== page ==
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Power and solidarity revisited: the acquisition and use of personal pronouns in modern English and Dutch

Blackwell, Susan (2007)
Ph.D. thesis, University of Birmingham.

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This dissertation applies corpus linguistics techniques to reveal patterns in the acquisition and use of personal pronouns. Setting out from Brown and Gilman's mould-breaking study of "the pronouns of power and solidarity", it argues that their focus on the metaphorical use of plurality in the second-person cannot account for the numerous ways in which canonical pronoun usage is routinely violated by both children and adults. Nonetheless, the concepts of power and solidarity remain productive ones and can help to account for the patterns revealed here.
The first part of the thesis uses data from the CHILDES database to argue that 1st / 2nd person 'reversals' are a common feature of language acquisition which is not unique to children on the autistic spectrum. It also examines pronoun substitutions in the 'caregiver speech' of the mothers and finds a number of differences between the groups studied.
The second part uses original purpose-built corpora of English and Dutch party election broadcasts to explore how power and solidarity are constantly re-negotiated in political discourse. The patterns of pronoun use are discussed in their social context, and it is found that amateur as well as professional politicians are adept at exploiting the pragmatic versatility of pronouns.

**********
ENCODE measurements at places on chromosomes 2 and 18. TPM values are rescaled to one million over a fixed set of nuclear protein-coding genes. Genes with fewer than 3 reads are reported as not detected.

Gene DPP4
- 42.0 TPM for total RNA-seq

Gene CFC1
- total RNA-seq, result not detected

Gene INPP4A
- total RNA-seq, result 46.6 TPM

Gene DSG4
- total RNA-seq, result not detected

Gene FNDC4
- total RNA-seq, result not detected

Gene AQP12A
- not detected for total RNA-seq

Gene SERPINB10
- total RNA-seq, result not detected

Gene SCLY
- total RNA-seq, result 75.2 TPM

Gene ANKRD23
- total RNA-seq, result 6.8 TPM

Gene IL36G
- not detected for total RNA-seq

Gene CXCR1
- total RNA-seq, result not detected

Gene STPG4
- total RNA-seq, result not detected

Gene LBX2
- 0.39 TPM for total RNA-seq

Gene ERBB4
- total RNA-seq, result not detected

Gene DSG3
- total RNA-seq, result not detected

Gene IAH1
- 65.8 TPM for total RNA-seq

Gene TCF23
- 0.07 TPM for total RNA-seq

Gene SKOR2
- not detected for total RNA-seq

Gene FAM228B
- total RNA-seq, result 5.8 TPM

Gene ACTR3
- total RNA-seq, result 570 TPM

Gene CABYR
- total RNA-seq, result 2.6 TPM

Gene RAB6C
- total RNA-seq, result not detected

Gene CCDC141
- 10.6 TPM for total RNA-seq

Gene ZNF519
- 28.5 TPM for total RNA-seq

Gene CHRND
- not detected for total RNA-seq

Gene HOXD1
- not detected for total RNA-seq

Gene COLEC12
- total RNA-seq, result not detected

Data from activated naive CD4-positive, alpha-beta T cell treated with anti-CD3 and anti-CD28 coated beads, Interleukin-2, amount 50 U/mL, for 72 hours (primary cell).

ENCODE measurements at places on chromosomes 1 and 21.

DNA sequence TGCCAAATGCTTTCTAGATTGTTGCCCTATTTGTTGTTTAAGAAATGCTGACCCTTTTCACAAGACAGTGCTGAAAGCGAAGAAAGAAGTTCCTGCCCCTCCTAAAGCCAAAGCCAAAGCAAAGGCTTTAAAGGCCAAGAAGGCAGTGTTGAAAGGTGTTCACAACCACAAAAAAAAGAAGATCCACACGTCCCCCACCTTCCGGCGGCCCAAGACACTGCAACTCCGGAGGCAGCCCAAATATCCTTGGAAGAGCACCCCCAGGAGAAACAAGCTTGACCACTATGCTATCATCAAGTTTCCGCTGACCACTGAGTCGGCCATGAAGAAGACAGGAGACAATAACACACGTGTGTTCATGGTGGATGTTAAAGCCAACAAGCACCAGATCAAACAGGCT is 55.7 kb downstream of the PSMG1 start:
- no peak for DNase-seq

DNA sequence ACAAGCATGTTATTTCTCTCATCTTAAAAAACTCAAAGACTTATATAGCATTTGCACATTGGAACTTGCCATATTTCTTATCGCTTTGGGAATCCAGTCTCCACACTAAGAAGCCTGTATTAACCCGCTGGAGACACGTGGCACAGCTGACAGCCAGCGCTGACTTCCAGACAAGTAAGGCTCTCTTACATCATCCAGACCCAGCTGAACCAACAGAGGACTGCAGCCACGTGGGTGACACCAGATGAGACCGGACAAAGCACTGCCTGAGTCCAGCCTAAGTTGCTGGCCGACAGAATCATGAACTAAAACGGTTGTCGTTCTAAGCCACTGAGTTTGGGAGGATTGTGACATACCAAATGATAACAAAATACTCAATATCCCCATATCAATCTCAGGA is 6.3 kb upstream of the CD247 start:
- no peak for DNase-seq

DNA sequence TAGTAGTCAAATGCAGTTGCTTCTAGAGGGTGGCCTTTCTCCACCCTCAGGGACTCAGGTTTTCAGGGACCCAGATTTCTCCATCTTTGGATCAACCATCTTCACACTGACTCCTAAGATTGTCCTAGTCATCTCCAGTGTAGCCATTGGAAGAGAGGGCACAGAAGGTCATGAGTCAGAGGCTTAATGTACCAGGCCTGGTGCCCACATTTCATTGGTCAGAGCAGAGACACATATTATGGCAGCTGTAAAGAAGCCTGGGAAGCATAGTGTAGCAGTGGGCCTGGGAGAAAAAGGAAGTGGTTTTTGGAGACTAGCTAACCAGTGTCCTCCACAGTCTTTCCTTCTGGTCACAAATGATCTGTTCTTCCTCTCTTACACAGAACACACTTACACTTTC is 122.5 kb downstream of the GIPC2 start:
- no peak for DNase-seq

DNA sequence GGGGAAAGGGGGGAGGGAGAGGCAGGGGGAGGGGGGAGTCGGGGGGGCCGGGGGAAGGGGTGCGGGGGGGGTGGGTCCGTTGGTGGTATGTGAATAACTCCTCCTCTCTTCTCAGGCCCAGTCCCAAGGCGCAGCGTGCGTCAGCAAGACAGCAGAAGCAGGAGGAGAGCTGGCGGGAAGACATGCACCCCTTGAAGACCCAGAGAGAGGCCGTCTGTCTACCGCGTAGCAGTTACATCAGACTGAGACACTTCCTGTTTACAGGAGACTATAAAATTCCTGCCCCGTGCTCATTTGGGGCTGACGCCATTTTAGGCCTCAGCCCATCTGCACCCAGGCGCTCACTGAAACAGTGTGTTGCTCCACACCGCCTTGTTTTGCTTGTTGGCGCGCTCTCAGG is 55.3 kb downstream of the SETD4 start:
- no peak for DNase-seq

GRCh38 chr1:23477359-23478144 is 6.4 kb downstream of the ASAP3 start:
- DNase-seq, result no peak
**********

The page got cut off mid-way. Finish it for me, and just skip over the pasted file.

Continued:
Type of Work:Ph.D. thesis.
Supervisor(s):Coulthard, Malcolm and Hunston, Susan (1953-)
School/Faculty:Schools (1998 to 2008) > School of Humanities
Department:Department of English
Keywords:Personal pronouns, child language acquisition, corpus linguistics, Dutch, English, Party election broadcasts, power and solidarity, politicians' language, Groningen corpus, Flusberg corpus, Manchester corpus, "motherese", "caretaker speech"
Subjects:JN Political institutions (Europe)
JN101 Great Britain
P Philology. Linguistics
PE English
PF West Germanic
Institution:University of Birmingham
ID Code:1785
This unpublished thesis/dissertation is copyright of the author and/or third parties. The intellectual property rights of the author or third parties in respect of this work are as defined by The Copyright Designs and Patents Act 1988 or as modified by any successor legislation. Any use made of information contained in this thesis/dissertation must be in accordance with that legislation and must be properly acknowledged. Further distribution or reproduction in any format is prohibited without the permission of the copyright holder.
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